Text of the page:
EXPLAINED: What will a far-right government mean for Italy?

A glum Salvini, who has clashed with Meloni on a range of policies, not least her stance on Russia and the war in Ukraine, told reporters that winning just nine percent had been a blow.

It was “not a number I wanted or worked for”, he said.

Salvini added that he had “gone to bed fairly pissed off but woke up ready to go” and was now “looking on the bright side”.

Meloni “was good. We will work together for a long time”, he promised.

Leader of Italy's liberal-conservative party Forza Italia, Silvio Berlusconi, leader of Italy's conservative party Brothers of Italy, Giorgia Meloni and leader of Italy's far-right League party, Matteo Salvini acknowledge supporters at the end of a joint rally against the government on October 19, 2019 in Rome.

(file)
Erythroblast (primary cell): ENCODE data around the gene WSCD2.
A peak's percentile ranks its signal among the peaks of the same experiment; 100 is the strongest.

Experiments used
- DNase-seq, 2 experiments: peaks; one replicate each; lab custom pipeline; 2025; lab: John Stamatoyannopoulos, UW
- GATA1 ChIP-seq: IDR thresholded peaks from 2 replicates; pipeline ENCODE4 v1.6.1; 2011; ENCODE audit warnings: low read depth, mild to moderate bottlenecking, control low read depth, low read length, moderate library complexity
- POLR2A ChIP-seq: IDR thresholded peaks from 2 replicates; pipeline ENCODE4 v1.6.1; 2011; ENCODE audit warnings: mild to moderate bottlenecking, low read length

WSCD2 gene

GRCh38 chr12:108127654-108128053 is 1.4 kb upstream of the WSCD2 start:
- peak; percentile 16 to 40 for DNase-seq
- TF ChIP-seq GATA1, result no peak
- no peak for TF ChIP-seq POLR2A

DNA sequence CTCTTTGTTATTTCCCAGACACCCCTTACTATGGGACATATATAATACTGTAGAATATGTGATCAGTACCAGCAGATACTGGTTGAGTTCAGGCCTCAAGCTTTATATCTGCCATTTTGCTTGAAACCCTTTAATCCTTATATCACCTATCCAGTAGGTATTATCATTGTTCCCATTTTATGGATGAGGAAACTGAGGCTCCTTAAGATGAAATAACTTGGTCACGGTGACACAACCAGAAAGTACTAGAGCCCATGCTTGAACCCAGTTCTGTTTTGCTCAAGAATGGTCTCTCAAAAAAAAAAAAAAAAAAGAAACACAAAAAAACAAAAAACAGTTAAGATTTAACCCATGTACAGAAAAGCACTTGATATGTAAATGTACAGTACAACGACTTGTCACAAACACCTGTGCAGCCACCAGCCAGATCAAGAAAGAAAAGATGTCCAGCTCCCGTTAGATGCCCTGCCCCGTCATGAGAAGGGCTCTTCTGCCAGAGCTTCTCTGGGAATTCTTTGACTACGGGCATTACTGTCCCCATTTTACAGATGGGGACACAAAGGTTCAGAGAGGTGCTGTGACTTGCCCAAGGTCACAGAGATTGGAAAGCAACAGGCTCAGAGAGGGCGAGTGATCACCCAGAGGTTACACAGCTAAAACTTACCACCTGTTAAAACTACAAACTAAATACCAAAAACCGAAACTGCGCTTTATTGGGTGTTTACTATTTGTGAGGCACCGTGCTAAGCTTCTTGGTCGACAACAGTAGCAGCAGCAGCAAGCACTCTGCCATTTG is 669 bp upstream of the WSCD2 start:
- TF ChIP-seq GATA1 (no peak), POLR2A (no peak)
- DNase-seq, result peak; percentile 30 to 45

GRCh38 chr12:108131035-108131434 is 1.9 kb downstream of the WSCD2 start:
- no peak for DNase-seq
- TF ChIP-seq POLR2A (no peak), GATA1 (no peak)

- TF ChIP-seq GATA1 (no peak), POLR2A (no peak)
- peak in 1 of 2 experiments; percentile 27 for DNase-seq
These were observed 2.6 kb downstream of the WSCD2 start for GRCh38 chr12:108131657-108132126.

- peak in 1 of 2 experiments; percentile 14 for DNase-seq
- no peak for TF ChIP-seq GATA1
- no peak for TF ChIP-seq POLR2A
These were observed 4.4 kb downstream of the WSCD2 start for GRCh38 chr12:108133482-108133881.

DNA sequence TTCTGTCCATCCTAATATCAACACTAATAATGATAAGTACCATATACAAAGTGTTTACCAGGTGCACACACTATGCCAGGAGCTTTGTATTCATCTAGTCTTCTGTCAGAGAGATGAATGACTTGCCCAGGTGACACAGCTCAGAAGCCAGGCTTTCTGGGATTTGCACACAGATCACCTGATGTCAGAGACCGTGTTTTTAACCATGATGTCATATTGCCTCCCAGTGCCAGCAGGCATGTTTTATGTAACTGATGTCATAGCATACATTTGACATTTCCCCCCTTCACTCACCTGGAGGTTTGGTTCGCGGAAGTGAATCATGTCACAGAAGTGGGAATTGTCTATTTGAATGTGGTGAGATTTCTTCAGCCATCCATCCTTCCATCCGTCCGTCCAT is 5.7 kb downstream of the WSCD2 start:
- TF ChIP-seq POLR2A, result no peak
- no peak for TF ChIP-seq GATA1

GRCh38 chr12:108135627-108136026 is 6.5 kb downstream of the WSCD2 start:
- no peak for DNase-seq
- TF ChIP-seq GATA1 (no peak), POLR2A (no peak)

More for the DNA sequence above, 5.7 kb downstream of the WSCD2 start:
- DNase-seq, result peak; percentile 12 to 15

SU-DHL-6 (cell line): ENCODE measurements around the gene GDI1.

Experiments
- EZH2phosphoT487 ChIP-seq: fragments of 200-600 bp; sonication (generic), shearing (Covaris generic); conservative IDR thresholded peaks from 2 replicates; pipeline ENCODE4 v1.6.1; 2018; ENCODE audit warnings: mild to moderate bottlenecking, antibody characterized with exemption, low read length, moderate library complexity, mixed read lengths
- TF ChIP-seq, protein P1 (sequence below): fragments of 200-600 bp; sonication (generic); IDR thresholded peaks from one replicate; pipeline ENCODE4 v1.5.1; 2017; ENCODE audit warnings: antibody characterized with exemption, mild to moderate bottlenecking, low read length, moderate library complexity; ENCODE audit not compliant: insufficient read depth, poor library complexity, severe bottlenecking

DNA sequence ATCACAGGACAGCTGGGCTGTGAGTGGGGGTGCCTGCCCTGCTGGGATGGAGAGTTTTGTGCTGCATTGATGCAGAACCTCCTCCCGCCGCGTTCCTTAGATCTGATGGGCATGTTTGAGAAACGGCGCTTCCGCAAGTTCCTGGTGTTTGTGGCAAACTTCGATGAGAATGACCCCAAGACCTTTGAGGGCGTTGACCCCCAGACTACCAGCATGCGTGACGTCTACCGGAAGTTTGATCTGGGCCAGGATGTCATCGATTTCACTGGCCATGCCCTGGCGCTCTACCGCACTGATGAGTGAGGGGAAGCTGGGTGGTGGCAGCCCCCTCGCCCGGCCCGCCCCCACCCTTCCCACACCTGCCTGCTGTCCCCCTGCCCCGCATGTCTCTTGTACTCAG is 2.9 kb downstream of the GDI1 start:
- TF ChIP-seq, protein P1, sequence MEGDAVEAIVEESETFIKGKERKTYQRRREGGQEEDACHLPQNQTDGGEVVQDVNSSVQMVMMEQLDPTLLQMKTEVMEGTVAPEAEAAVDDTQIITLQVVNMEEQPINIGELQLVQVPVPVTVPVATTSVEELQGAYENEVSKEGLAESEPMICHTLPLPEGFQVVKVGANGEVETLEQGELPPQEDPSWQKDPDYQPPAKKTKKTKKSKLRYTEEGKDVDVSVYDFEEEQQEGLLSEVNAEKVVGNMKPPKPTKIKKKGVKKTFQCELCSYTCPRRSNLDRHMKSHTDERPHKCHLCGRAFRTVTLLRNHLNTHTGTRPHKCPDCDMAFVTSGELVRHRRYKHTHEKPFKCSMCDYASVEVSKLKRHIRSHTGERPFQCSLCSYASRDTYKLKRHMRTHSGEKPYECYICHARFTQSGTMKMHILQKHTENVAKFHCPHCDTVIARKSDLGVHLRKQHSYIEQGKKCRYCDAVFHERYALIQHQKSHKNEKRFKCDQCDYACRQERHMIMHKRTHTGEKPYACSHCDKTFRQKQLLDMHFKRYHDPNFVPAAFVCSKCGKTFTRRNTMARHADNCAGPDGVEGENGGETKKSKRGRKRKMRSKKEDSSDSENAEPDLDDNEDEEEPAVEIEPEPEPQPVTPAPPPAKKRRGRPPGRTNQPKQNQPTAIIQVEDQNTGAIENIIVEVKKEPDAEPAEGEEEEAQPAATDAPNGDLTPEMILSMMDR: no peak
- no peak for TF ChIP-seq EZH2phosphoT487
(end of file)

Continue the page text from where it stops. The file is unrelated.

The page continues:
Italy’s right-wing coalition, consisting of Meloni’s Brothers of Italy, Salvini’s League and Berlusconi’s Forza Italia, has promised to slash taxes and put ‘Italians first’. Photo by Tiziana FABI / AFP

The League may now have to battle to ensure its priorities are not sidelined in Meloni’s government programme, analysts said.

And while ex-interior minister Salvini has repeatedly said he wants his former job back, it is looking increasingly unlikely to happen.

“It won’t be an easy relationship. It’s likely that (Salvini) will be given a more marginal role in the government than he wants,” Sofia Ventura, political sciences professor at Bologna University, told the foreign press association in Rome.

“The result… throws into question Matteo Salvini’s leadership” of his own party, she said, adding that there were those within the League who thought they would be better off without the “loose cannon”.